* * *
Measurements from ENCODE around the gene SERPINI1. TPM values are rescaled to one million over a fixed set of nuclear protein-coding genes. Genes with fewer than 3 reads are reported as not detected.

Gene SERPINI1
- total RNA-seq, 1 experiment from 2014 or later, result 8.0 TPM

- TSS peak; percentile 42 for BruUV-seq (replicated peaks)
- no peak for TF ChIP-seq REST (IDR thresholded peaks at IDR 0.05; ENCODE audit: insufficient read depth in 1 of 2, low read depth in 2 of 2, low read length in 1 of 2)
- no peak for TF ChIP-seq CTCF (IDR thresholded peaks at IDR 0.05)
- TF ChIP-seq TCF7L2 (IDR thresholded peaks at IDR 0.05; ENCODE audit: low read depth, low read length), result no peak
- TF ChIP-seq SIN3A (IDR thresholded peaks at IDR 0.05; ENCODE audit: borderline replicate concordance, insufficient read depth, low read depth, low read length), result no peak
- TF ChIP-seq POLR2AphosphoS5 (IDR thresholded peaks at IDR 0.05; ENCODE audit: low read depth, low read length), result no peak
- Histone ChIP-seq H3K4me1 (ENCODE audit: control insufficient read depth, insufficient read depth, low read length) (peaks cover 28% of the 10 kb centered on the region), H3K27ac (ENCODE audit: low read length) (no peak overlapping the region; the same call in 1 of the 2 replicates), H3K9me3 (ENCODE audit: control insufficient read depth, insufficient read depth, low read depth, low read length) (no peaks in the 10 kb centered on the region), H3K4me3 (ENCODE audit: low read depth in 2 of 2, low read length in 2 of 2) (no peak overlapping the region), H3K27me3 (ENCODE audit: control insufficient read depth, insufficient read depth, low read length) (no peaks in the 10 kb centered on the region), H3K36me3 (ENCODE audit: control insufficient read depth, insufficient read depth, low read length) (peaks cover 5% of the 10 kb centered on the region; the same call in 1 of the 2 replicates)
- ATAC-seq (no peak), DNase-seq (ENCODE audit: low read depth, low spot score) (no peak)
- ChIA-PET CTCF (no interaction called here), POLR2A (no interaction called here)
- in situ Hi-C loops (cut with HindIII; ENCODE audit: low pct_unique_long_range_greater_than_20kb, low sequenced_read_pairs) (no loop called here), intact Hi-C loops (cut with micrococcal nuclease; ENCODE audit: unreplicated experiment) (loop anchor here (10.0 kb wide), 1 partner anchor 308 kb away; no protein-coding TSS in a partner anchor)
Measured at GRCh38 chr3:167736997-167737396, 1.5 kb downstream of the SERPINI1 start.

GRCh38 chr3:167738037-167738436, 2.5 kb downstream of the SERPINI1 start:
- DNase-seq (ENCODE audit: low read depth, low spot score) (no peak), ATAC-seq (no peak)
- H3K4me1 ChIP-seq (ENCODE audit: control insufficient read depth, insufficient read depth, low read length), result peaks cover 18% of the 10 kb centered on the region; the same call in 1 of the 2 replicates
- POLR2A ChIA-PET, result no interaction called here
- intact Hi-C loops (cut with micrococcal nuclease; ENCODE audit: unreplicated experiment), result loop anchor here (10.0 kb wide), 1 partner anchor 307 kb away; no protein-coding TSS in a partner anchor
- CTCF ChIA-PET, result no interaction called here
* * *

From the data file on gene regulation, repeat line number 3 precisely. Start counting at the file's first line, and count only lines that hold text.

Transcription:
- total RNA-seq, 1 experiment from 2014 or later, result 8.0 TPM